• playing in the soil (I loved giving her a little space to just dig and mess around in the dirt while I gardened, and she loved it too!)
  • sorting veggies (I would pick a big basket of cucumbers and beans, she loved to take out all the beans and put them in her own bowl)
  • tasting (she loved sucking on big green beans and carrots)
2 years old
  • helped with seedlings inside (we started them in leftover egg shells like this)
  • transplanted them to beds outside once frost free
  • helped weed (she had her own mini wheelbarrow that she would put them in and dump in the compost with me)
3 years old (all of the above, plus...)
  • started her own seedlings (she was in charge of flowers...cosmos, sunflowers, zinnias, and nasturtiums)
  • got her own mini shovel and started shoveling manure onto the beds in early spring (we use alpaca...it's the best!)
  • started learning when to harvest the veggies and fruit
  • helped direct seed the seeds into the beds
  • helped can 32 jars of jam, 16 jars of salsa, 20 jars of pickles, and 8 jars of pasta sauce
4 years old (all of the above, plus...)
  • was in charge of her own window box (herbs)
  • had her own raised bed (strawberries and carrots)
  • watered the gardens
  • harvested the veggies and fruits on her own (she now can tell when they are ready)
  • helped prepare the things we picked for lunch or dinner
  • is in charge of egg collecting for our backyard flock of chickens (she also lets them out in the evening to roam the yard)
  • helps pick through, clean, and freeze berries

Hope that gives you some ideas of what the little ones can do! As shown above, they can be tremendous helpers! Happy gardening!!

erin is a 20-something mama who loves to sew, read, cook, write, and live simply. she is the author & photographer of bluebirdbaby. thank you so much, erin!

10 comments:

  1. This was a lovely post with plenty of ideas and inspiration. Thanks!

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  2. What a fabulous post!!! My girls would love a garden!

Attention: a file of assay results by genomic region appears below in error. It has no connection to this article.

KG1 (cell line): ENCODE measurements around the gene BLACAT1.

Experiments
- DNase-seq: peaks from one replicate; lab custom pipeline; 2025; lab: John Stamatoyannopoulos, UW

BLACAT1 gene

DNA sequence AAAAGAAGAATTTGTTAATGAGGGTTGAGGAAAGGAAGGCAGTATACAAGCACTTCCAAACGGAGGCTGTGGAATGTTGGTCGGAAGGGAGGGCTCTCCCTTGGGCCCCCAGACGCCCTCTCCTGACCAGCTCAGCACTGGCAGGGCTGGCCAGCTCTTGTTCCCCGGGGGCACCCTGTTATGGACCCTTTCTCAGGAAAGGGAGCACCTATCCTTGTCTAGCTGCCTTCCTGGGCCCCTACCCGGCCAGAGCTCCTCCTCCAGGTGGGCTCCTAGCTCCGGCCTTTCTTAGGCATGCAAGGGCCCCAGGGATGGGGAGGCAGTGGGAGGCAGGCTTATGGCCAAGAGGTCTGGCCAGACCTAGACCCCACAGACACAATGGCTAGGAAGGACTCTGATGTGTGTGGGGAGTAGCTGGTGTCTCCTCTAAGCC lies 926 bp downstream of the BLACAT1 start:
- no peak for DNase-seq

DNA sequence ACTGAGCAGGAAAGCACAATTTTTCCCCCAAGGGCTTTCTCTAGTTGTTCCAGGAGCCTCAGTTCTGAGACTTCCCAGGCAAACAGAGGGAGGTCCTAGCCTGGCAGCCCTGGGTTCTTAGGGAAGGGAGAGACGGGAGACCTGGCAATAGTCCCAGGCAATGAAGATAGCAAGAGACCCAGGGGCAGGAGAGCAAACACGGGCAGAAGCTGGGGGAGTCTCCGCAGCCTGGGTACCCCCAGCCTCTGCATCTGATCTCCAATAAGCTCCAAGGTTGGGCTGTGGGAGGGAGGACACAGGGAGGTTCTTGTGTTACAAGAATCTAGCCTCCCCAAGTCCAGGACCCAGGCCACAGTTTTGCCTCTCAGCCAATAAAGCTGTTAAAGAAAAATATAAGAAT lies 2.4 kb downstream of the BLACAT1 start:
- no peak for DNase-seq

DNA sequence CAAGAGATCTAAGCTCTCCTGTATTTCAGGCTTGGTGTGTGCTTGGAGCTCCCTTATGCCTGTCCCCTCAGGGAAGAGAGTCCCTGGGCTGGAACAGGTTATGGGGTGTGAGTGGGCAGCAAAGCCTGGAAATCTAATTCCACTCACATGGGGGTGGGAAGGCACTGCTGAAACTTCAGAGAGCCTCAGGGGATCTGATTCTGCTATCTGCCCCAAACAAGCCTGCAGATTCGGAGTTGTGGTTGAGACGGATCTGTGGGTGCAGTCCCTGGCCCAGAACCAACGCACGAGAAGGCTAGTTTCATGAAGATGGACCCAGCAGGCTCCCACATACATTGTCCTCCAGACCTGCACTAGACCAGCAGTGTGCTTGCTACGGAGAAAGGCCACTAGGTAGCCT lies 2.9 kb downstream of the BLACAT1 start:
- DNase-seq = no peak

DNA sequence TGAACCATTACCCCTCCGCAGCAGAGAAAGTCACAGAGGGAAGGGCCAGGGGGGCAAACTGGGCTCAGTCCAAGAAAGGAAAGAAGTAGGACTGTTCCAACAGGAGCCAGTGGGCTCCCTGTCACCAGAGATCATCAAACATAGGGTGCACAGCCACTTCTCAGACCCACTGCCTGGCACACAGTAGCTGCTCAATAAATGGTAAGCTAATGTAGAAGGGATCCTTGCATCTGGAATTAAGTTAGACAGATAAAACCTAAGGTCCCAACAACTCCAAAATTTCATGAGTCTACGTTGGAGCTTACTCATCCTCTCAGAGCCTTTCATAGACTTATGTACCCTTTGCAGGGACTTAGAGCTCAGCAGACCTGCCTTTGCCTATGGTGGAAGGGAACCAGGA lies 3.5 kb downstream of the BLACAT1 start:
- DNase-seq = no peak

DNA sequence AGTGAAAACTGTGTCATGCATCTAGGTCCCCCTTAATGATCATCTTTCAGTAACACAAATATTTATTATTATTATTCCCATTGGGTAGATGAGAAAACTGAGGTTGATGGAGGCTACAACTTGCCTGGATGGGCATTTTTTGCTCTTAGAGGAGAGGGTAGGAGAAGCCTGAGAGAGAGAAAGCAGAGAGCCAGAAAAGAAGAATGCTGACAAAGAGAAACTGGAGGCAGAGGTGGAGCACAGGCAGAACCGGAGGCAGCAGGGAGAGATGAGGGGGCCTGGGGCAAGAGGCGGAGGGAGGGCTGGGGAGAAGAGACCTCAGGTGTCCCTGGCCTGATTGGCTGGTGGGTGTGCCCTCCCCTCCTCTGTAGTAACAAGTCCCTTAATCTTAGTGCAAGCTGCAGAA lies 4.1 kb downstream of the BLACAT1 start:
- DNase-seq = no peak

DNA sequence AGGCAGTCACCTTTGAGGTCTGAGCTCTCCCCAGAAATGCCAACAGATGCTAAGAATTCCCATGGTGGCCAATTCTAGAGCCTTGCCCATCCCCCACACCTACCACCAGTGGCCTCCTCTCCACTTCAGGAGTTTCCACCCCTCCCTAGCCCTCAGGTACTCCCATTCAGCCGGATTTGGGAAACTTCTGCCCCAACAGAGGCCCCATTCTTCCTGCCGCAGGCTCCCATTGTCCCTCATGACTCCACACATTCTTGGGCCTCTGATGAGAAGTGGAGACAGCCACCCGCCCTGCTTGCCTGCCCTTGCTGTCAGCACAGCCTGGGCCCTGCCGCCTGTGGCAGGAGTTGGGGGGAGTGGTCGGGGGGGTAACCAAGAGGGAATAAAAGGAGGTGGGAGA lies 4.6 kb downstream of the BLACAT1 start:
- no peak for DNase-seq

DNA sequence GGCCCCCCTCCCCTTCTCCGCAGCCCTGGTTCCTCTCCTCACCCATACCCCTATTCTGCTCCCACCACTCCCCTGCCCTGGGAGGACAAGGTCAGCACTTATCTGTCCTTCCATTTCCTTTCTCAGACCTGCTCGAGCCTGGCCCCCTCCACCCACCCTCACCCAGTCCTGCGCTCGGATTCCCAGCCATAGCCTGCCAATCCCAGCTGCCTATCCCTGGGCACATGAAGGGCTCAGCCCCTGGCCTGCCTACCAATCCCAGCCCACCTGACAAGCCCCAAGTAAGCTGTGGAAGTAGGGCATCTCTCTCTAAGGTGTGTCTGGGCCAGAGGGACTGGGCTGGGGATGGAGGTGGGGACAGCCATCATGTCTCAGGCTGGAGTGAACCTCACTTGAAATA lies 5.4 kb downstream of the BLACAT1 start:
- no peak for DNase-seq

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  3. It really is amazing how much responsibility small kids can take on and enjoy in the garden.

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  4. wow, i think i need to give my kids more jobs in the garden!

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  5. As always very inspirational! Thanks for sharing Erin!

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  6. I love this post. I also enjoy when our three year old asks many nights what we are eating from the garden.

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  7. I just can't get my kid to get interested in the garden. Maybe it's a thing that comes from moving from a big city to a small coastal one, so she has no experience of getting in touch with nature, really... It's sad to me. But I keep tending to the garden and asking her for help, and every now and then she joins me if it's only just for a moment. I wish she was crazy about it, but she is not.
    But she does appreciate homegrown food a lot!!! And the cooking... She is such a fan! She claps her hand every time for the cook.

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  8. Great post. :) Our two year old daughter helped plant our garden this year -- she dropped all the marigold seeds into the holes in the peat plugs and helped transplant them when they were ready... and she eats all the strawberries that grow in 'her' strawberry garden. *grin* Every time we go out back, she excitedly asks, "Garden?!" Then when we come inside with a harvest, she drags a chair from the dining room to the kitchen counter, saying, "Cook! Cook!" She wants to help straight along and I LOVE it. <3

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  9. When it comes to designing a garden, there are two different philosophies about how to do it. One might be called art by design, This is when someone envisions their completed garden in their mind. The other philosophy might be considered artistic chaos. It involves creating a garden without a preconceived plan in mind.

    get idea on flower bed